Funerals: a journey

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That is the kind of title that would turn most people off: we don’t talk about death in polite society- mostly we ignore it until it knocks on the door of those we know and our world is devastated; we never expected this.

I’d never encountered a humanist funeral until the very staid and traditional local vicar led one in his Parish Church.

It was several years ago: the village doctor had died- the vicar knew him and had been visiting him as his cancer journey drew to a close. The vicar had suggested that as the funeral was going to be large, the parish church was the only place big enough to hold the funeral. Knowing that the doctor was atheist, it was the only appropriate response. The dying doctor spoiled the purity of the humanist ceremony by insisting that The Lord’s Prayer be said as he said to the vicar: ‘It is your church’.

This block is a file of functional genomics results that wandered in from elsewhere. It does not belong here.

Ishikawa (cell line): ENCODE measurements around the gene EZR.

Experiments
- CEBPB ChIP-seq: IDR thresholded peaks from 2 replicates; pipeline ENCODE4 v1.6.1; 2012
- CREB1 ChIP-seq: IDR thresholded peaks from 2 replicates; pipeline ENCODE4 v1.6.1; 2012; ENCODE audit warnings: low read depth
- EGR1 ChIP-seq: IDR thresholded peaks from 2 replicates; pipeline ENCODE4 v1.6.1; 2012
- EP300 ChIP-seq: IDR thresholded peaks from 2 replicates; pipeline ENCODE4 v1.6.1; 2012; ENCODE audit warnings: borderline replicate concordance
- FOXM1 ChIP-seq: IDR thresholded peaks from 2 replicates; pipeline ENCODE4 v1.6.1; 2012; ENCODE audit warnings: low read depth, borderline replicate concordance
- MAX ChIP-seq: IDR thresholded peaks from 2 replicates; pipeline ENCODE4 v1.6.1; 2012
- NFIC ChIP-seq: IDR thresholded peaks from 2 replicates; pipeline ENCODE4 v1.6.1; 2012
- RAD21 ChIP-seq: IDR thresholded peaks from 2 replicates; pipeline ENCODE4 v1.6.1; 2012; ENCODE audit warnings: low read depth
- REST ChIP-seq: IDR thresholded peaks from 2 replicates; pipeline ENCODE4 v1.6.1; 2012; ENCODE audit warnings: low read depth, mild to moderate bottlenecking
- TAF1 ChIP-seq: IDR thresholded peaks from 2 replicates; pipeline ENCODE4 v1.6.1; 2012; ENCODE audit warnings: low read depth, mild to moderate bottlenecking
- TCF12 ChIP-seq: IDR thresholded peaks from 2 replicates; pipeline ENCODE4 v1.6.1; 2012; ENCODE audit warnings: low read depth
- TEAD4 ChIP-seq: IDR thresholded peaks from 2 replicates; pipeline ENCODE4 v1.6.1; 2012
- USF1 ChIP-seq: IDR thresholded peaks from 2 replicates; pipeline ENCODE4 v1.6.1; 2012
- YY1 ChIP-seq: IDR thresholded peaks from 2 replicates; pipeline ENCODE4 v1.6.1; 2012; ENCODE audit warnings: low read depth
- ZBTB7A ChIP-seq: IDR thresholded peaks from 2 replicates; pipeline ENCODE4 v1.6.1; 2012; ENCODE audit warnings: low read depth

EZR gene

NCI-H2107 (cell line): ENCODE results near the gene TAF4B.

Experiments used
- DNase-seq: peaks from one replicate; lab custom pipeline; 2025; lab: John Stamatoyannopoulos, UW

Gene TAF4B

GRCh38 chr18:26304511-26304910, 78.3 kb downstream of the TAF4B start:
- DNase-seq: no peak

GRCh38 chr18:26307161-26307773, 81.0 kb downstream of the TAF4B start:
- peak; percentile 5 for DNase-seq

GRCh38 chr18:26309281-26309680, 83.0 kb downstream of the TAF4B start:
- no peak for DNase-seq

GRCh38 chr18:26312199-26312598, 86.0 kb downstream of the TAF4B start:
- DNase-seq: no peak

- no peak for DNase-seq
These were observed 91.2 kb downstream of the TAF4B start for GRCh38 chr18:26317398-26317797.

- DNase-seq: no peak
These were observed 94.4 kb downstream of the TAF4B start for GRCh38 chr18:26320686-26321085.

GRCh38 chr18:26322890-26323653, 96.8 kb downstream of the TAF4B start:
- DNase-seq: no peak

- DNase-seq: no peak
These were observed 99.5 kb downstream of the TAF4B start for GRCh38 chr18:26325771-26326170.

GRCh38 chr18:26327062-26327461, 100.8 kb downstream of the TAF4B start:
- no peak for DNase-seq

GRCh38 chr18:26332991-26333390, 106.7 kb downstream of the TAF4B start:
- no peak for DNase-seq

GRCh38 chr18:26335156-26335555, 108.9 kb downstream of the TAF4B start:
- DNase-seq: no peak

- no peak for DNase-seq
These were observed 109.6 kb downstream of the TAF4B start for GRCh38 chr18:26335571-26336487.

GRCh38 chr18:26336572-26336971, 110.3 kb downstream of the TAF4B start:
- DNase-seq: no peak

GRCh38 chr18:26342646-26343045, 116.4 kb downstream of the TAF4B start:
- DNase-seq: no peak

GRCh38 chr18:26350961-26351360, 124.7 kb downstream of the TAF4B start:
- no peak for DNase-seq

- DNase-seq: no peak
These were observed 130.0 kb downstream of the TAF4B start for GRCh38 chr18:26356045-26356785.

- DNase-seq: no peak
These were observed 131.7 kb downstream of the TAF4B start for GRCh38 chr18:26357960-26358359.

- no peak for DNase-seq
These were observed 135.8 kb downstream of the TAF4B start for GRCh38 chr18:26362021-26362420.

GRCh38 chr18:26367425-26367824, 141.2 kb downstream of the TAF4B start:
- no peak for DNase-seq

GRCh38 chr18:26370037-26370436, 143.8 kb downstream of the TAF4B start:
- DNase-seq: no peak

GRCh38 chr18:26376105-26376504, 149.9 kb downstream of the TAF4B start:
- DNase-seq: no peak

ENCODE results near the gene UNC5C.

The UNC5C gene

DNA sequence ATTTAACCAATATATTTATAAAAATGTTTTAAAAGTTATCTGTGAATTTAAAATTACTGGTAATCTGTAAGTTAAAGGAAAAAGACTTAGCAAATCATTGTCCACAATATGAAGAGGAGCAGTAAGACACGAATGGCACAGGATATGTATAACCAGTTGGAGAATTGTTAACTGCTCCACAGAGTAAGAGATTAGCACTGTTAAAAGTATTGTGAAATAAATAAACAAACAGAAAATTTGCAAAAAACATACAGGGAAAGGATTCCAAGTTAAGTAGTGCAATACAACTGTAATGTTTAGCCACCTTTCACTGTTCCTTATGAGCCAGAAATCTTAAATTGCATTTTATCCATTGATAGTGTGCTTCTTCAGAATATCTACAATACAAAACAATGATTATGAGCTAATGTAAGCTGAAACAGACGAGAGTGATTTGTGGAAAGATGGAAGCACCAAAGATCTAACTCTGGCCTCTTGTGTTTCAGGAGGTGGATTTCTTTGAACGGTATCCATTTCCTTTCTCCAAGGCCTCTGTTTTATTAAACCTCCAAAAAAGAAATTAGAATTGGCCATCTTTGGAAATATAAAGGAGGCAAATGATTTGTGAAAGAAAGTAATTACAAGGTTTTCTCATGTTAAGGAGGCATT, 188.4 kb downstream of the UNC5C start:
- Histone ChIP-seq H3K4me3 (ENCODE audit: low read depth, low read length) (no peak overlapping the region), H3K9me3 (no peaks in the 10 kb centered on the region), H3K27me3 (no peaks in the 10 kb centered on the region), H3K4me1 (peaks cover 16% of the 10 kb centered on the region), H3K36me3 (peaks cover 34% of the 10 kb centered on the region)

That was an eye opener for me. I’d been fairly ‘orthodox’ before that moment. I could understand the idea that people might want something different, but that seemed ‘wrong’; we provide something and if you don’t like it, you can go elsewhere. If someone ‘edgy’ had have done what the vicar did, it would have meant something. Someone staid and traditional and so comfortable with that that his God was bigger got through to me.

I have a confession to make; my name is the Reverend Graham Peacock and I sometimes lead humanist funerals.

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